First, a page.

The Most Dangerous Game

Themes and Colors
Civilization and Community Theme Icon
Condoned Violence vs. Murder Theme Icon
Extreme Social Darwinism Theme Icon
LitCharts assigns a color and icon to each theme in The Most Dangerous Game, which you can use to track the themes throughout the work.

As the story of an aristocrat who hunts the shipwrecked men that wash ashore on his private island, “The Most Dangerous Game” challenges the idea that highbrow pastimes and aristocratic society are synonymous with being civilized or moral. The term “civilized” usually refers to highly-developed culture and refined behavior, as well as an ability to live in peaceful communities, but the aristocrat Zaroff does not meet this definition—despite his refinement and social position, General Zaroff…

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Both Zaroff and Rainsford are former military men and avid hunters—in other words, they participate in socially-condoned killing. But Zaroff also participates in a kind of killing that is not socially accepted—hunting human beings for sport—the central plot point of “The Most Dangerous Game.” Zaroff insists that his actions are justified, and that he has been liberated from the silly “Victorian” sentiments about human life to which Rainsford remains captive. Rainsford, however (and, presumably, the…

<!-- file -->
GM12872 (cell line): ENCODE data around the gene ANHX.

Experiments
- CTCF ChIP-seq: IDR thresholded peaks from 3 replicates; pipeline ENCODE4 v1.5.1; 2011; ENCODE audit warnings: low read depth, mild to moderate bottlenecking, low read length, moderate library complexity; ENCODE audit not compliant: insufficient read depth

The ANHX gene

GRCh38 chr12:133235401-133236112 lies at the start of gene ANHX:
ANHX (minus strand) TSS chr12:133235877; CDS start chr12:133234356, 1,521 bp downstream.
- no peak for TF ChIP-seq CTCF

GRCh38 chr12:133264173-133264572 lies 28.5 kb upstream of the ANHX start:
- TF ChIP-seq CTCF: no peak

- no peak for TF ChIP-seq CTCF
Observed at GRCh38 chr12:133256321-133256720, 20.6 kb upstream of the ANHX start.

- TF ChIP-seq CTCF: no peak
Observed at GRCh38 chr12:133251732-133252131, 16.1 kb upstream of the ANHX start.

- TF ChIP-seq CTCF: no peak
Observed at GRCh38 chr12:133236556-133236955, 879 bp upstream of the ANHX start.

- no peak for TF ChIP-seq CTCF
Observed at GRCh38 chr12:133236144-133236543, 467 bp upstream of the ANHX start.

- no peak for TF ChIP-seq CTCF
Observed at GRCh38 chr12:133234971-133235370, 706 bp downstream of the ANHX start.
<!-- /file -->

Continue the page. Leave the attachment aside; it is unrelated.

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Zaroff personifies the social Darwinist extremism that plagued much of the early 20th century. Social Darwinism is a term used to describe the ideologies that became popular in the late 19th century applying Charles Darwin’s theories of natural selection to human society. These ideas quickly escalated into extremism when societies and governments, following British philosopher Howard Spencer’s phrase “survival of the fittest,” started labeling certain humans as socially unfit (usually racial and ethnic minorities, LGBTQ…

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